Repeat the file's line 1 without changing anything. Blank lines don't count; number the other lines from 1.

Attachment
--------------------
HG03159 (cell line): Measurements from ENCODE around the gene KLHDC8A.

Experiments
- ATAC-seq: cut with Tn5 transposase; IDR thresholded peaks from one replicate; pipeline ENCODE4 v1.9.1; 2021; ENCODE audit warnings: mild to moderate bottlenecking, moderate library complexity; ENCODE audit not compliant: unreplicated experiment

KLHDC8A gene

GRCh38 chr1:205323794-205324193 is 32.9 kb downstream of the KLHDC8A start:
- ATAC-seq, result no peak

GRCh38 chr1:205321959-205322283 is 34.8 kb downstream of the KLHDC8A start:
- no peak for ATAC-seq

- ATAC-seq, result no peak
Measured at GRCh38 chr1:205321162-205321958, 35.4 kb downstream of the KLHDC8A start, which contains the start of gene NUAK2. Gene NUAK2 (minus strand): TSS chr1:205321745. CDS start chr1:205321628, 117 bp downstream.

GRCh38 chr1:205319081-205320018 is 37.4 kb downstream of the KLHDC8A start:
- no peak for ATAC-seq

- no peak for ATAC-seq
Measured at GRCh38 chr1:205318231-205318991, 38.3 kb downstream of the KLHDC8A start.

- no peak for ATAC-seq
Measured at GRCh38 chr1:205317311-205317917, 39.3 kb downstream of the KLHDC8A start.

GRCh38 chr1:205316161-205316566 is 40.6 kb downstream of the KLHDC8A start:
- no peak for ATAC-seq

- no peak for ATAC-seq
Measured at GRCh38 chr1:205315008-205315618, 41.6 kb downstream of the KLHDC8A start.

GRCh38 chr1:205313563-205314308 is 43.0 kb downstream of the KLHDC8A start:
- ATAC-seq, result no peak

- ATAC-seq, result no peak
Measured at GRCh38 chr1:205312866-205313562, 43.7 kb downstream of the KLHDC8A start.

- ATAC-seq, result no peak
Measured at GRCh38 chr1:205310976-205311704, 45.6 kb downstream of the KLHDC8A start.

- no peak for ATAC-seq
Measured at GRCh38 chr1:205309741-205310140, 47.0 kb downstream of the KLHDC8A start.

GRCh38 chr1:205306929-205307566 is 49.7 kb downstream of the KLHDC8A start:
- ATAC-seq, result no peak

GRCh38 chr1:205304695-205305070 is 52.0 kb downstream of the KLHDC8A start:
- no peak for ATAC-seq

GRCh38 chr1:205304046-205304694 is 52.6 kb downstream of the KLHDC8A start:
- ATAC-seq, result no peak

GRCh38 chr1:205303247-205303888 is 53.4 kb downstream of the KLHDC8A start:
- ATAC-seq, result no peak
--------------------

HG03159 (cell line): Measurements from ENCODE around the gene KLHDC8A.